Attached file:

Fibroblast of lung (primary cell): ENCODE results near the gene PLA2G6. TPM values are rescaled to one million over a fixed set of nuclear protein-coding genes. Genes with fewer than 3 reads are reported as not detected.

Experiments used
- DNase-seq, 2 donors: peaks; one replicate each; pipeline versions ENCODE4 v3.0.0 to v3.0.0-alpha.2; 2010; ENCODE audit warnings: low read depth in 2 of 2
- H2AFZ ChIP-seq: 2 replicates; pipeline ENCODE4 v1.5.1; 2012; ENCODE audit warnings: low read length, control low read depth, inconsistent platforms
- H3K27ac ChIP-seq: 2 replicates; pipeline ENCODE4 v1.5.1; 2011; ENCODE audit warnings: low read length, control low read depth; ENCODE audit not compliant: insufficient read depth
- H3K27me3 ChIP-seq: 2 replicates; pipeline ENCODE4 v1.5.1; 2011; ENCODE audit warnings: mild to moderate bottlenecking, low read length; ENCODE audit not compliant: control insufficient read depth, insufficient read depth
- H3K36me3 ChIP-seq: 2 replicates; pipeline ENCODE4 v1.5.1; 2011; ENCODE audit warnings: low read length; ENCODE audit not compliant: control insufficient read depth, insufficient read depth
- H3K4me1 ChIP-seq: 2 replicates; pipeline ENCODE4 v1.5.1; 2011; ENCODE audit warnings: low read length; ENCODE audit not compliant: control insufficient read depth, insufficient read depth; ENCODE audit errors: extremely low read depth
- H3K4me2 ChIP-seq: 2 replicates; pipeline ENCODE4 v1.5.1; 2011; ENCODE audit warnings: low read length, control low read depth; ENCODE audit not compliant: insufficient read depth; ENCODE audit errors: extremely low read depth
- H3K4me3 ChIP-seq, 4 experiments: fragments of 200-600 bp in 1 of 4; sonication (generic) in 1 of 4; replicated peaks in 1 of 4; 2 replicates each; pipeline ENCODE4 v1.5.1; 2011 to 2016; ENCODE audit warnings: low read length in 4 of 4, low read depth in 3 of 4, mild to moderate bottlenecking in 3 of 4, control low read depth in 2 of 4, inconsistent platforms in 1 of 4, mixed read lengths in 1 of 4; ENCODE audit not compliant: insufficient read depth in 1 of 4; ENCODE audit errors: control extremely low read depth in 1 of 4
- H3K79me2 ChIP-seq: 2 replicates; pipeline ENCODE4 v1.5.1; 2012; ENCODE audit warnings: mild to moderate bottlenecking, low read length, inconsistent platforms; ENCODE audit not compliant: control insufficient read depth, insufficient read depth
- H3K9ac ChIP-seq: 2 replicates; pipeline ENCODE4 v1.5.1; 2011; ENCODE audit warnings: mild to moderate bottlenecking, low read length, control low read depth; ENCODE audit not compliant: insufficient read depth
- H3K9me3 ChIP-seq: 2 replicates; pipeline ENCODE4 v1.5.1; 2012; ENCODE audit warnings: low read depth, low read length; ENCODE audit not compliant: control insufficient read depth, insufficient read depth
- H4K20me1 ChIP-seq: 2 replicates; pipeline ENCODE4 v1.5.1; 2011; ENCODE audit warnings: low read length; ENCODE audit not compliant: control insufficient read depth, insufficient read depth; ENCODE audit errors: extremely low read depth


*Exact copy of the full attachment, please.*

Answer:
Fibroblast of lung (primary cell): ENCODE results near the gene PLA2G6. TPM values are rescaled to one million over a fixed set of nuclear protein-coding genes. Genes with fewer than 3 reads are reported as not detected.

Experiments used
- DNase-seq, 2 donors: peaks; one replicate each; pipeline versions ENCODE4 v3.0.0 to v3.0.0-alpha.2; 2010; ENCODE audit warnings: low read depth in 2 of 2
- H2AFZ ChIP-seq: 2 replicates; pipeline ENCODE4 v1.5.1; 2012; ENCODE audit warnings: low read length, control low read depth, inconsistent platforms
- H3K27ac ChIP-seq: 2 replicates; pipeline ENCODE4 v1.5.1; 2011; ENCODE audit warnings: low read length, control low read depth; ENCODE audit not compliant: insufficient read depth
- H3K27me3 ChIP-seq: 2 replicates; pipeline ENCODE4 v1.5.1; 2011; ENCODE audit warnings: mild to moderate bottlenecking, low read length; ENCODE audit not compliant: control insufficient read depth, insufficient read depth
- H3K36me3 ChIP-seq: 2 replicates; pipeline ENCODE4 v1.5.1; 2011; ENCODE audit warnings: low read length; ENCODE audit not compliant: control insufficient read depth, insufficient read depth
- H3K4me1 ChIP-seq: 2 replicates; pipeline ENCODE4 v1.5.1; 2011; ENCODE audit warnings: low read length; ENCODE audit not compliant: control insufficient read depth, insufficient read depth; ENCODE audit errors: extremely low read depth
- H3K4me2 ChIP-seq: 2 replicates; pipeline ENCODE4 v1.5.1; 2011; ENCODE audit warnings: low read length, control low read depth; ENCODE audit not compliant: insufficient read depth; ENCODE audit errors: extremely low read depth
- H3K4me3 ChIP-seq, 4 experiments: fragments of 200-600 bp in 1 of 4; sonication (generic) in 1 of 4; replicated peaks in 1 of 4; 2 replicates each; pipeline ENCODE4 v1.5.1; 2011 to 2016; ENCODE audit warnings: low read length in 4 of 4, low read depth in 3 of 4, mild to moderate bottlenecking in 3 of 4, control low read depth in 2 of 4, inconsistent platforms in 1 of 4, mixed read lengths in 1 of 4; ENCODE audit not compliant: insufficient read depth in 1 of 4; ENCODE audit errors: control extremely low read depth in 1 of 4
- H3K79me2 ChIP-seq: 2 replicates; pipeline ENCODE4 v1.5.1; 2012; ENCODE audit warnings: mild to moderate bottlenecking, low read length, inconsistent platforms; ENCODE audit not compliant: control insufficient read depth, insufficient read depth
- H3K9ac ChIP-seq: 2 replicates; pipeline ENCODE4 v1.5.1; 2011; ENCODE audit warnings: mild to moderate bottlenecking, low read length, control low read depth; ENCODE audit not compliant: insufficient read depth
- H3K9me3 ChIP-seq: 2 replicates; pipeline ENCODE4 v1.5.1; 2012; ENCODE audit warnings: low read depth, low read length; ENCODE audit not compliant: control insufficient read depth, insufficient read depth
- H4K20me1 ChIP-seq: 2 replicates; pipeline ENCODE4 v1.5.1; 2011; ENCODE audit warnings: low read length; ENCODE audit not compliant: control insufficient read depth, insufficient read depth; ENCODE audit errors: extremely low read depth